If you aren’t familiar with the band they may initially appear to lack a clear identifying hook or quirk to differentiate themselves from all the other Metalcore bands out there. If you only heard six seconds of music for example you may not be instantly able to tell that its specifically Parkway Drive and not someone else. If you hear an entire song or album however it will probably become clear that Parkway Drive’s real selling point however is that they simply do it so very, very well.
Besides a signature standard of quality, the band have always had a signature sound that they largely stick within (much like AC/DC, Slayer, Hatebreed or Killswitch Engange do) and like all of their albums before, the majority of the music on Atlas is no grand departure from the type of music that you would expect the band to play.
The band evolve slowly from album to album, as opposed to suddenly being a Jazz band on one album and then playing a mixture of Country Music and Black Metal on the next. The good thing about this is that if you like what they do, you get more of it. The bad thing is that if you are sick of it, you get more of it, and it’ll take a few albums until the sound has evolved enough to be considered notably different.
Whether you view it as staying true to their core ideals or a lack of variety will ultimately depend on you. Personally, I’m happy with the band’s ratio of evolution and stylistic-stability. On this album, tracks like ‘Swing,’ ‘Dark Days’ and ‘Sleight Of Hand’ are all examples of exactly what Parkway Drive do best and any one of them would serve as a fine introduction to the band for a newcomer or reaffirmation for an existing fan.
The same syncopated double-kicks are there, the same breaks of effects-laden clean guitar are there, the same mix of shouts and death vocals (and notable absence of commercial sounding radio-friendly clean choruses) from frontman Winston McCall are there and the same crunchy, low-pitched rhythmic breakdowns are there as always. There are also some sections of gang-chanting backing vocals here and there and intermittent touches of lead guitar and a small amount of blast beats as usual.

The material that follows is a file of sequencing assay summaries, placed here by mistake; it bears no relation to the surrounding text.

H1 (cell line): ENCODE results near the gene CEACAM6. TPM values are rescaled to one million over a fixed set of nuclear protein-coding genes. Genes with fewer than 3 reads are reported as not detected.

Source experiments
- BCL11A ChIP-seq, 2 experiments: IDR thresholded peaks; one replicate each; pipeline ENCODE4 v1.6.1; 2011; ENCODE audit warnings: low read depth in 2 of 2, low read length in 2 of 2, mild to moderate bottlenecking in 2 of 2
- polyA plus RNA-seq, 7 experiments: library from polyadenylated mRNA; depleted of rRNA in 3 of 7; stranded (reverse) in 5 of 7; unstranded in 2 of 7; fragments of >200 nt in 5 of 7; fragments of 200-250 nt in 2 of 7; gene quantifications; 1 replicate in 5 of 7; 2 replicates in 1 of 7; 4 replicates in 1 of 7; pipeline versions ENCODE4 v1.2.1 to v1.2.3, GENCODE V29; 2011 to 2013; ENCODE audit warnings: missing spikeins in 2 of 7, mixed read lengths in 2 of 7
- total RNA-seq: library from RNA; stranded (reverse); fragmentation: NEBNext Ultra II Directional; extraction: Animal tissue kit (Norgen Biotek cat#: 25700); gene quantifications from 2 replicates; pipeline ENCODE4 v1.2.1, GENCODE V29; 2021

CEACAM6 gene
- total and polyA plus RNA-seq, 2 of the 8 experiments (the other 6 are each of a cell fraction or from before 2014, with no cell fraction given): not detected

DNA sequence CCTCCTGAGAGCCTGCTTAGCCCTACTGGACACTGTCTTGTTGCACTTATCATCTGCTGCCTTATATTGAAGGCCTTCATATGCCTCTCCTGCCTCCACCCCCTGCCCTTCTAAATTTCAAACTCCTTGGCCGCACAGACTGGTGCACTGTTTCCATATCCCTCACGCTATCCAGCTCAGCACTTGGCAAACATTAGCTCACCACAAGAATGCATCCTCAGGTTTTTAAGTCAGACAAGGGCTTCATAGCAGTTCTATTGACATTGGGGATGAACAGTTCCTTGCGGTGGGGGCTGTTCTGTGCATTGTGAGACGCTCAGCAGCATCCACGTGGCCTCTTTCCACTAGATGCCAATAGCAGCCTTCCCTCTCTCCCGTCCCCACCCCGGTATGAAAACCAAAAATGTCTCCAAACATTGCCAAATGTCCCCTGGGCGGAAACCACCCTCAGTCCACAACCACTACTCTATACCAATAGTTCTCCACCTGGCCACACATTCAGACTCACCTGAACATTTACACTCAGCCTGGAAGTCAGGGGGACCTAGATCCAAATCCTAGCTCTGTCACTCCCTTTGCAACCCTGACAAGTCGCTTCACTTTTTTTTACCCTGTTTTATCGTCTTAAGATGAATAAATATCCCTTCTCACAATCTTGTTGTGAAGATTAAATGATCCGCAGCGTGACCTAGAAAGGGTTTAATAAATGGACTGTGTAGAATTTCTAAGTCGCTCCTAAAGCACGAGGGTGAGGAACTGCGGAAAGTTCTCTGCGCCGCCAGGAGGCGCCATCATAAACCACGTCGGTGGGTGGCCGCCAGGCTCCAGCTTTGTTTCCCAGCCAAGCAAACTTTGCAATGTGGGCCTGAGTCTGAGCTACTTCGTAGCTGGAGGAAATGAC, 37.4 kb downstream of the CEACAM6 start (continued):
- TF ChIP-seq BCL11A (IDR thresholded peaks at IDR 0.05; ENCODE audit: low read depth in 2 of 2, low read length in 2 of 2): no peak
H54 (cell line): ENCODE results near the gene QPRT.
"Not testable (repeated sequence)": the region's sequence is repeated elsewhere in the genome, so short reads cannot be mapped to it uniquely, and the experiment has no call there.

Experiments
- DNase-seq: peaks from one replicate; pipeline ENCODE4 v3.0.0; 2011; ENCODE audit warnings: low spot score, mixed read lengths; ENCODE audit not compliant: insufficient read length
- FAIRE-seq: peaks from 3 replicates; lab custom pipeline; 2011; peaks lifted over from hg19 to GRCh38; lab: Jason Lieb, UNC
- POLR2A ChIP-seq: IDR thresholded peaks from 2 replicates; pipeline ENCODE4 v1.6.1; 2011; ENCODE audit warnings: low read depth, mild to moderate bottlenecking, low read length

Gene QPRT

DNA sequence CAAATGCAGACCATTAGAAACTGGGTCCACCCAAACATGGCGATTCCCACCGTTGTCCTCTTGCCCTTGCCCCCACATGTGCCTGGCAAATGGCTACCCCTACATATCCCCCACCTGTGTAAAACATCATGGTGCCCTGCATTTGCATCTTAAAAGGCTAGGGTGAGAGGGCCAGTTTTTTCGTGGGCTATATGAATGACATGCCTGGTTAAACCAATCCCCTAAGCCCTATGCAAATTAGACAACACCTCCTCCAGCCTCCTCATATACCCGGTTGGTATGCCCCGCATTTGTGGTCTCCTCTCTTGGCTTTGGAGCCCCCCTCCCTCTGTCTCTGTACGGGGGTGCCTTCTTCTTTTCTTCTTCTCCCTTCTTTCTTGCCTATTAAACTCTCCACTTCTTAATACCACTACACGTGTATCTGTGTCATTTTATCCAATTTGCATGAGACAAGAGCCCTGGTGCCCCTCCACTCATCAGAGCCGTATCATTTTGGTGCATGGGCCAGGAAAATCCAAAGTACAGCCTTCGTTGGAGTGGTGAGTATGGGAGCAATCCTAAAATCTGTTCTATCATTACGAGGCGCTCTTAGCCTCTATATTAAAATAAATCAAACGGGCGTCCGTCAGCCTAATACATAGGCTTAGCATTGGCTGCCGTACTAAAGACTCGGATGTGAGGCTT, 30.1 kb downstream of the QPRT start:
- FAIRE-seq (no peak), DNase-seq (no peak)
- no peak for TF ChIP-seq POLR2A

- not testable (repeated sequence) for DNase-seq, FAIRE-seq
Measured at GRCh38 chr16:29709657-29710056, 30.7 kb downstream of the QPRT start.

Within that familiar sound however; Atlas can still provide a few surprises, most notably on the Title Track which features a string section, on ‘The River’ which has female vocals briefly and on ‘The Slow Surrender’ which is uncharacteristically structured, comparatively slow and features turntable scratching.
Some fans may reject the additions or cry sell out, but at the end of the day as long as you are a Parkway Drive fan to begin with, all that should matter is whether or not the songs are any good, and luckily they are good. Very good indeed.
There are some seriously great riffs, memorable vocal patterns, fun tom-rolls and catchy breakdowns on this album and practically no song is devoid of something to make you grin, filled as they are with little touches like hitting the bell on the ride at a certain point or ending a riff with a vibrato. The sort of thing that you pick up on with repeat listens and grow to love.
Overall; As long as you like the band to begin with and haven’t got tired their formula yet then you’ll probably love Atlas. It is a well constructed, excellently produced collection of yet more Parkway Drive songs to enjoy. There may be some debate within the fanbase as to exactly where this ranks against other Parkway Drive albums but regardless of the outcome of that debate, it is still undoubtedly a very good album that you should absolutely consider adding to your collection.
**Oh, and if you found this review by search engine, when you discover it again on Amazon it is me posting it. It hasn’t been copied and pasted off here by a stranger, I post my reviews on Amazon as ‘Gentlegiantprog “Kingcrimsonprog.”’ So please don’t unhelpful-vote it because you thought it was stolen from me.**